Jordan, you can’t generalize from your experience–Ann Arbor is a uniquely wonderful place. As soon as someone converts the folks who run Zingerman’s, the whole city’s going to be translated :)

  24. John, your personality types question is extremely interesting, but first with regards to what the church can provide younger people today, I think that what’s needed is for us to recall the citation, ‘a religion that cannot save temporally does not have power to save spiritually.’ I’d propose that we no longer simply apply this to the Bishop’s storehouse, but also to saving people socially and interpersonally.

    In many respects our doctrines set us apart from the world. Shouldn’t the process of setting us apart create social bonds between us, and enable us to better understand each other’s needs? For some reason, along this path of salvation we’re forgetting that our bonds are to each other as much as to God.

  25. Jordan, did I make it sound like I care?
    I meant to say I’m used to it and the republicans can’t drive me out of the church, I believe in it too much.

  26. Jordan, I think perhaps you reflect the ideal in this regard. From what I’ve seen, though, you’re in the minority. Can I ask, what has led you to develop these ties? Was it your own personal initiative, was it the personal initiative of others, or was it the Church itself?

    I ask because I’m curious to see how the Church as an institution can help us form a better community. That might help with some of the alienation that John and Jen (and I) feel.

  27. Jordan, in all fairness, “Mormonism” didn’t produce all these bloggernacle websites. We did. And we did so because we felt something was missing from our current church experience…. so that’s got to mean something, doesn’t it?

  28. Jordan, most of us here are older than you…. 29 is still a young’un, my friend! Which shows, again, the perversion in our culture.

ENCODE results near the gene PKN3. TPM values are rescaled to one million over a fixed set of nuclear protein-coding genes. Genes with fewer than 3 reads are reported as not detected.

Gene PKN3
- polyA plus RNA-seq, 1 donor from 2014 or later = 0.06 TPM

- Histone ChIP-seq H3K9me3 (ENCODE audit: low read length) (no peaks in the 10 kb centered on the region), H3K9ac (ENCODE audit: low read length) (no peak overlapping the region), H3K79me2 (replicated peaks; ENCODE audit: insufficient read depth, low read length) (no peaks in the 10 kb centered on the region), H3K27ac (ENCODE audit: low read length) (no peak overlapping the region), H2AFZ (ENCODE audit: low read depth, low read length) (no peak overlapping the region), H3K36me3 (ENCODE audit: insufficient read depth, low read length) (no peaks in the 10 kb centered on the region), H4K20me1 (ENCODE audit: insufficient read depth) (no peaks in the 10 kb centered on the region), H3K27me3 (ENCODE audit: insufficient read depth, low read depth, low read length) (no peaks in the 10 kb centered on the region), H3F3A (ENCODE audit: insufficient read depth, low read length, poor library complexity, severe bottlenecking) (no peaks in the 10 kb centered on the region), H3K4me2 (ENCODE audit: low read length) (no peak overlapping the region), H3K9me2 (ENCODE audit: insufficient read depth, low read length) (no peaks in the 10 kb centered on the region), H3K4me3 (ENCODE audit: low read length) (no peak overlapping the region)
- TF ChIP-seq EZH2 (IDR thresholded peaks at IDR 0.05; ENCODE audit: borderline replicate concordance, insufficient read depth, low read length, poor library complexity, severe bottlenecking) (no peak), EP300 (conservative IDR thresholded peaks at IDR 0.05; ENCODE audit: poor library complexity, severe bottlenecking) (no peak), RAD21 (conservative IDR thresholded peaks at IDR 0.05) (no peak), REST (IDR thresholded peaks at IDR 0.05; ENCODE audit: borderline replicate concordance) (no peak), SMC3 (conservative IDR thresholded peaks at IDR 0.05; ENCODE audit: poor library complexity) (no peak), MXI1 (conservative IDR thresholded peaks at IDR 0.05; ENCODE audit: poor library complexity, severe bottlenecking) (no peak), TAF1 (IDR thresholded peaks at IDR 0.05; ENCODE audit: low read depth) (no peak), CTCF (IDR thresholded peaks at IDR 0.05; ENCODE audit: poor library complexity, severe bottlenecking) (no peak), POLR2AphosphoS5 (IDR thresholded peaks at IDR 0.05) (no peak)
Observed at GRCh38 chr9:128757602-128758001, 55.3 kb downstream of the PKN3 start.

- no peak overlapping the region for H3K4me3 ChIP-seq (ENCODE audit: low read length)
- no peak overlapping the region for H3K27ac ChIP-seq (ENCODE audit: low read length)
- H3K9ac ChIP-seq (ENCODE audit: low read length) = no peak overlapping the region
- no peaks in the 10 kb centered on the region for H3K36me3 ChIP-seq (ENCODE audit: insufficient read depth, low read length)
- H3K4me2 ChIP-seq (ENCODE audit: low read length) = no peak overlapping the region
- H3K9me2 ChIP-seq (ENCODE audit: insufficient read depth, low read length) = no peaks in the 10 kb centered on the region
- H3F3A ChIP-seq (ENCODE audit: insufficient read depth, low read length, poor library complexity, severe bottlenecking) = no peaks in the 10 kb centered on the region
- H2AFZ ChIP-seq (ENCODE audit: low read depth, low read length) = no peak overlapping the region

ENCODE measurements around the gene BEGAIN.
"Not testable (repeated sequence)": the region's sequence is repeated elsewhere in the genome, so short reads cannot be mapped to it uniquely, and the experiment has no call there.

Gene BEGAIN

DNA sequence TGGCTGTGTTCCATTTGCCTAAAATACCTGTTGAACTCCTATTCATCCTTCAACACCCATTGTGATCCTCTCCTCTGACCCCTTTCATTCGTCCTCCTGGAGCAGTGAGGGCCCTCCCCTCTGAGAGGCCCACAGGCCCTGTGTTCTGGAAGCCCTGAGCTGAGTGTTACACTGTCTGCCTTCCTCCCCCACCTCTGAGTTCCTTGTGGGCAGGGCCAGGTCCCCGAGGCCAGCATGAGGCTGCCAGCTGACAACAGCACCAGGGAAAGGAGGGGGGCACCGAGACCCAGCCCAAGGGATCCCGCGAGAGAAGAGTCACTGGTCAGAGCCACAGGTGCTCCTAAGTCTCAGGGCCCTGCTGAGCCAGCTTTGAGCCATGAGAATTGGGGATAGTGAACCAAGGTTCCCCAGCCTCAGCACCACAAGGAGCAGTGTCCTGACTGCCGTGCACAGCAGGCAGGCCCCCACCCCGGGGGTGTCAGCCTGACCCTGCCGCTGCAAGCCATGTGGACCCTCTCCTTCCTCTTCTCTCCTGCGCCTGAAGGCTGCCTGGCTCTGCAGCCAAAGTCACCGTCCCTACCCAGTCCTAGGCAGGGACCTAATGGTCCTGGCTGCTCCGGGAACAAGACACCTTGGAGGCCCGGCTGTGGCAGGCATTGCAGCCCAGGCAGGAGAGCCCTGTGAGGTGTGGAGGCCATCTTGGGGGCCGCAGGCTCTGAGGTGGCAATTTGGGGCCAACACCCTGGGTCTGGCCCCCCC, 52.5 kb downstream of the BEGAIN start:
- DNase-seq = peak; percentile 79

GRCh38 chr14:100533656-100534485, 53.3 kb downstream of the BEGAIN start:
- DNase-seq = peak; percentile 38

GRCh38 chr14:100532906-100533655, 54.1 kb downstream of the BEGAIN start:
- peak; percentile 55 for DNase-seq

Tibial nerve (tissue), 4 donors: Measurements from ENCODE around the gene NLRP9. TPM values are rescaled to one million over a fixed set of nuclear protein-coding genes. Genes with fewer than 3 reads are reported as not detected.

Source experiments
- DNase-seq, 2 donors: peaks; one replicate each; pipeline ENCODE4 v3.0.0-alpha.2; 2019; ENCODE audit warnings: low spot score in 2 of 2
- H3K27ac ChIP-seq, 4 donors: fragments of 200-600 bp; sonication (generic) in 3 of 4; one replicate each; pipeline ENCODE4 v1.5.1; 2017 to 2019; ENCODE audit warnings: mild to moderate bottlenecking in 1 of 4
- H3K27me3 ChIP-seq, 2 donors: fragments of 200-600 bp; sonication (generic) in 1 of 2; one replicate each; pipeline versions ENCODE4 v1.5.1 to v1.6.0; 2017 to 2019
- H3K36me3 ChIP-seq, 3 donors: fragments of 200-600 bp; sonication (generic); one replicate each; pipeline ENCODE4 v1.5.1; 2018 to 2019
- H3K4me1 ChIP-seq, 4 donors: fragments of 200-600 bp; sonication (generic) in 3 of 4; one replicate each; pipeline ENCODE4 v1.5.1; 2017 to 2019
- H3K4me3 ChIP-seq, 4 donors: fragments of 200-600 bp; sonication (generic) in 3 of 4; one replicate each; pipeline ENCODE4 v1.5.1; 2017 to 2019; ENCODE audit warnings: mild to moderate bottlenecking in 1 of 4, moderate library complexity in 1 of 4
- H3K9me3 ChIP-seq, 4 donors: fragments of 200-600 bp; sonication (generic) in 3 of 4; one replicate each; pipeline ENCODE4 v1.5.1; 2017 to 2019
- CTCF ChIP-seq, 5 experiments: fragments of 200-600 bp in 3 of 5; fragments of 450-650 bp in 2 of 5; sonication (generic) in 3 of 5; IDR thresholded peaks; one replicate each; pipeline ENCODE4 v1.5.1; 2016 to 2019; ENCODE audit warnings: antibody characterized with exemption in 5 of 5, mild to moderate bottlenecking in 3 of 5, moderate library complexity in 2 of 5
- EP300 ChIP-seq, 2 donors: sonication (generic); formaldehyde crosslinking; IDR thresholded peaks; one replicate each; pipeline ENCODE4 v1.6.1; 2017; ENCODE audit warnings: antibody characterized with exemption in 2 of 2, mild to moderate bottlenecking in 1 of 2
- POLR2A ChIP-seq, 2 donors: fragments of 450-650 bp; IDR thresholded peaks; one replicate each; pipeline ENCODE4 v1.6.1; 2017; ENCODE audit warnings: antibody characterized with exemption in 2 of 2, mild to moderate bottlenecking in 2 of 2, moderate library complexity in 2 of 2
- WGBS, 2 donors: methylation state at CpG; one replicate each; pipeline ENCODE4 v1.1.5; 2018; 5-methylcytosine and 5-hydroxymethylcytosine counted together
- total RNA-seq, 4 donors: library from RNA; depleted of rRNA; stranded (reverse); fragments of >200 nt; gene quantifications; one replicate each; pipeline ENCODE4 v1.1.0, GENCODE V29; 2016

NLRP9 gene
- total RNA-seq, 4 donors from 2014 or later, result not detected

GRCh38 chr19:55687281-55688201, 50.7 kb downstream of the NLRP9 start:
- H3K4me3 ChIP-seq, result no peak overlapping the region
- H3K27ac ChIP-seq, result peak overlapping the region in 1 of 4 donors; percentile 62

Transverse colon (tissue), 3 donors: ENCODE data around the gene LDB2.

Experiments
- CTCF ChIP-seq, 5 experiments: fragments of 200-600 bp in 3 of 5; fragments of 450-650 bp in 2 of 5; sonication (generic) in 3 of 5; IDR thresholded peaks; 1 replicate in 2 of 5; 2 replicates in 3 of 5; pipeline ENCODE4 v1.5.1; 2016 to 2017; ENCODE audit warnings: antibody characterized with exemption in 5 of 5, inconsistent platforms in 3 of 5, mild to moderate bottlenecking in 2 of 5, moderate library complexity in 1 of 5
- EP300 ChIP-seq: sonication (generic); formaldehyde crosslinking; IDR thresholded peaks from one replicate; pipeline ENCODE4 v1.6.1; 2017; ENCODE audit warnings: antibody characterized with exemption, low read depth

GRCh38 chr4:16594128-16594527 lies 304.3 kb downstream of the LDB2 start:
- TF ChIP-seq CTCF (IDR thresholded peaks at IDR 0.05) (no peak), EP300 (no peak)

29. K — thanks, you’re right to point out the SWK origin (though I wonder as to the practical impact of ETB’s repetition).

    President Hinckley has reached out to the younger members more than any other prophet I can recall. I’m glad that you mentioned his education focus — along with reductions of consumer debt, those are two big messages directed at younger people. So we may be speaking too rashly when we talk of this impassable gulf separating young & old…

  30. Lot’s of people are leaving. Lot’s are staying in, too.

    I find it impossible to even think about an issue like this without some better data. All I have is the small, highly skewed sample of people that I know. Do you have some reason to believe that “young people leaving Mormonism has reached near-critical levels” other than just a personal impression?

    My guess is that the church leaders are far more concerned with increasing convert retention in places like Latin America than in the problem you talk about.

  31. Lynne, is it OK if I cross-stitch that and hang it on my wall :)?

  32. My experience with alienation: I am a young (25) married student and for the past four years I have been a primary worker. I think many wards with student populations stick the students in the “worker” positions because they know they won’t be around for long. (Which is true—I have attended three wards in the last four years). I feel a bit alienated from the gospel doctrine discussions and relief society discussions.

    But, I feel Mormonism has provided ways for me to supplement this void. A J. Reuben Clark Legal Society just started up this year at my school. That has been a great source for friends and networking. Also, the bloggernacle has allowed me to participate in gospel discussions (and these discussions are *far* more interesting than your typical gospel doctrine Sunday school lesson :-)

    So, personally, I feel the Church can offer young people plenty, but sometimes you have to search beyond the Sunday meeting schedule.

  33. My impression is BYU is much more assertive in identifying “middle ground” faculty members than they were thirty years ago (e.g., the yearly temple recommend requirement). Likewise, I think they try to identify and exclude “middle ground” students (e.g., the seminary factor on applications). The Church as a whole is trying (unsuccessfully, I think) to move in the other direction, to become more inclusive.

    BYU is a separate institution with some autonomy, but it is utterly dependent on the good will of the Big 15. As a result, I think it develops a concentrated, exaggerated form of LDS culture (e.g., prohibiting Coke on campus, the dress code) to make sure it can pass any LDS litmus test. Having a GA run the place ratcheted up the process, I think.

  34. naaa. And yes at the same time. It is whatever you want it to be (within certain limits- I have my doubts, for example, that it will ever be a haven for drugs, unless of course the drugs are anti-depressants…)

  35. Nate, that’s a perfectly fair objection, one that obviously uses a definition of “mormonism” different from my own. I admit that I was drawing the term narrowly for my purpose, to mean the actions of the Church and its official entities. That’s not entirely irrational, but I confess there are other definitions available, some perhaps preferable.